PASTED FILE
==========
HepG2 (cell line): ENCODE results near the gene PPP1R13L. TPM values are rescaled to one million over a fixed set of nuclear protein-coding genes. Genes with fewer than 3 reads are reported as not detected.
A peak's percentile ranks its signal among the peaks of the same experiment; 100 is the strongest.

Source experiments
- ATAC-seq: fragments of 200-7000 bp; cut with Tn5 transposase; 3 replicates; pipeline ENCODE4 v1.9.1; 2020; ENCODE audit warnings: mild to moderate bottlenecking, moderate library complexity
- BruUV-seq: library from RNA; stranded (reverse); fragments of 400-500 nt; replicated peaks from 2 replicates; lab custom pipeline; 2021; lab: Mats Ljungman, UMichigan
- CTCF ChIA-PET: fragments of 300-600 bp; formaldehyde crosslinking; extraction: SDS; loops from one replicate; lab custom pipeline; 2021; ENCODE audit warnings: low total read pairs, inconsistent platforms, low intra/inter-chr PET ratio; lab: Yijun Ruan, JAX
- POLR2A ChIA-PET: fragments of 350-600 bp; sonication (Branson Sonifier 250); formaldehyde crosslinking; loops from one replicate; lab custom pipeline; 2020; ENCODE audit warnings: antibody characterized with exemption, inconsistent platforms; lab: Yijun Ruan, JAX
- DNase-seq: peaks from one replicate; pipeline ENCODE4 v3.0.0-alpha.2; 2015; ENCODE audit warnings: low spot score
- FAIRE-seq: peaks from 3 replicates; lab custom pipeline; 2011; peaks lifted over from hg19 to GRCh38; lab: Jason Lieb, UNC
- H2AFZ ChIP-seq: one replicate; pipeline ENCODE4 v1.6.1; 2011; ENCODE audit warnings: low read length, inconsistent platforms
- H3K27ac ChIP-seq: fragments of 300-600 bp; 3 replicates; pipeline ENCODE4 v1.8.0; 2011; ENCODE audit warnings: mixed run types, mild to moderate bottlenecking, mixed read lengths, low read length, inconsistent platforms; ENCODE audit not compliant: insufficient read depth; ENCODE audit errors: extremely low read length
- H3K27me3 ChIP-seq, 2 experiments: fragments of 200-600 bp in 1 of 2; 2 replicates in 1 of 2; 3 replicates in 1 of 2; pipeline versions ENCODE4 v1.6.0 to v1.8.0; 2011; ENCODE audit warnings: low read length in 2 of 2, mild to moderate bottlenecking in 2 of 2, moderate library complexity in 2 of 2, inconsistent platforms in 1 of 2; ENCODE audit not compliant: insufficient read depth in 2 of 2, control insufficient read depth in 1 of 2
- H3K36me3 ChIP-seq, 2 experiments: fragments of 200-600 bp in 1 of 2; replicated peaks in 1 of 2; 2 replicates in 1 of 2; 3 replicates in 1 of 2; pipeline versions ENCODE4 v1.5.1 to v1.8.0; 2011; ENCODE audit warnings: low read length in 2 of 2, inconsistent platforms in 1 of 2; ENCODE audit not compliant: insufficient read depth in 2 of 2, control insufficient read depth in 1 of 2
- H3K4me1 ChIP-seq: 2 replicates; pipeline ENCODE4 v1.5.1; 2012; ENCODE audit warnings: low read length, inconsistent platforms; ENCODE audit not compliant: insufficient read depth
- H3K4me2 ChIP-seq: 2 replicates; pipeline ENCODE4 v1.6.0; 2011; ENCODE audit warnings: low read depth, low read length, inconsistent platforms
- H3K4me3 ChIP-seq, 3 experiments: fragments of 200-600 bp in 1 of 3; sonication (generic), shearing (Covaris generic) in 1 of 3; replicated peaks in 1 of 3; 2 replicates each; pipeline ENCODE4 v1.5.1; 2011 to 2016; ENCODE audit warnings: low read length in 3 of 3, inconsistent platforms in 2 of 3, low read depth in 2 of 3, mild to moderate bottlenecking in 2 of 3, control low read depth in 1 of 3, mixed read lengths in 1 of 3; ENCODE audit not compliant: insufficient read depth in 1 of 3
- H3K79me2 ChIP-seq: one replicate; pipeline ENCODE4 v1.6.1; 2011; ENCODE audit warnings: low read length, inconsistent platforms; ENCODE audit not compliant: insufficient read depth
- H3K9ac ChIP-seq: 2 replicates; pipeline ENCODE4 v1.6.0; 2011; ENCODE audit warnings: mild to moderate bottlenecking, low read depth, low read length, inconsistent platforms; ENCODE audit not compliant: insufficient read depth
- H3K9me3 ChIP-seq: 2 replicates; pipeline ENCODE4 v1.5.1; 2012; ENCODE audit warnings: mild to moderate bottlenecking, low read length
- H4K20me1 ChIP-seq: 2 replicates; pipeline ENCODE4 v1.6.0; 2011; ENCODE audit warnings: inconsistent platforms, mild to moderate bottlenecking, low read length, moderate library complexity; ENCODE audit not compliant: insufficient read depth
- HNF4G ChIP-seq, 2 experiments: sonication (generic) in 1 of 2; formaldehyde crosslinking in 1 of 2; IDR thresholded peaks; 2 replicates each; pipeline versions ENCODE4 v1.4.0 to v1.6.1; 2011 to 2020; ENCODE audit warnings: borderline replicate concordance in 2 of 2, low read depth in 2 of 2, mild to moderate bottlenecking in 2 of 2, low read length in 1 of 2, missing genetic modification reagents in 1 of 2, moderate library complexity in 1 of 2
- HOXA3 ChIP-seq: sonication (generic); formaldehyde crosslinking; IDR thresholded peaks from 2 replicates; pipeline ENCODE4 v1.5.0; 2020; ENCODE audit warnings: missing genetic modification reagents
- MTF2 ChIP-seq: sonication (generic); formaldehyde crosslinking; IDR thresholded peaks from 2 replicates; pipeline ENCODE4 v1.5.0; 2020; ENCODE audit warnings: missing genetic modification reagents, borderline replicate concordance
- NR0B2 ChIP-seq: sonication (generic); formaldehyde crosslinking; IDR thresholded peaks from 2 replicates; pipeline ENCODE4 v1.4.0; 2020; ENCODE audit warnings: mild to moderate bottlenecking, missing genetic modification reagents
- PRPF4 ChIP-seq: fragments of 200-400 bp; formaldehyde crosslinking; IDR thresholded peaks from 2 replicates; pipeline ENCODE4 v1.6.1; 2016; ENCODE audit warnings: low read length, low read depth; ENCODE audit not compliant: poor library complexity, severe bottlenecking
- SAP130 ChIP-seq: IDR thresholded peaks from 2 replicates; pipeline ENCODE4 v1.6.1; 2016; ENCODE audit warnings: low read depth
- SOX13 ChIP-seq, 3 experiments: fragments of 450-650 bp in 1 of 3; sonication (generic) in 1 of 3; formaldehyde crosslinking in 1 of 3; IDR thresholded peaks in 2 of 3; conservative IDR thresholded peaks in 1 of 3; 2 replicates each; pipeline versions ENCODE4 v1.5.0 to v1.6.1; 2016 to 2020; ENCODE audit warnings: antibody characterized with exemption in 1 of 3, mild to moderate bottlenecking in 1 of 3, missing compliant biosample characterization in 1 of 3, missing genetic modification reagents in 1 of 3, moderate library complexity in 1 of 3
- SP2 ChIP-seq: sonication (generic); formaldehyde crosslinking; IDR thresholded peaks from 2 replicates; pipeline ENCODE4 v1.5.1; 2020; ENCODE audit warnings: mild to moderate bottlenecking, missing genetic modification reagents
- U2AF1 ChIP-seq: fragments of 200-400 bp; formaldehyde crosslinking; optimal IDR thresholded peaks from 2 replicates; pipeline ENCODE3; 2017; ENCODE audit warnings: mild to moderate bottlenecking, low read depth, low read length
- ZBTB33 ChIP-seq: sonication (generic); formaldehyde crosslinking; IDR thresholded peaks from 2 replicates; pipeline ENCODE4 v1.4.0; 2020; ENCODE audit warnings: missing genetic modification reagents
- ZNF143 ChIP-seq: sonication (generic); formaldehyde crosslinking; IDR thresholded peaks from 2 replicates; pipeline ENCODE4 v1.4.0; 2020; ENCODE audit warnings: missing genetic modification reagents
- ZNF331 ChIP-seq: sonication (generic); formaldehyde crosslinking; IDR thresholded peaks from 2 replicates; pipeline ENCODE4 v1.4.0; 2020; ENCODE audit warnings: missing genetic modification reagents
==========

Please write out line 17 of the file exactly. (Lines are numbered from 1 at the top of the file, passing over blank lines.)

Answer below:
- H3K79me2 ChIP-seq: one replicate; pipeline ENCODE4 v1.6.1; 2011; ENCODE audit warnings: low read length, inconsistent platforms; ENCODE audit not compliant: insufficient read depth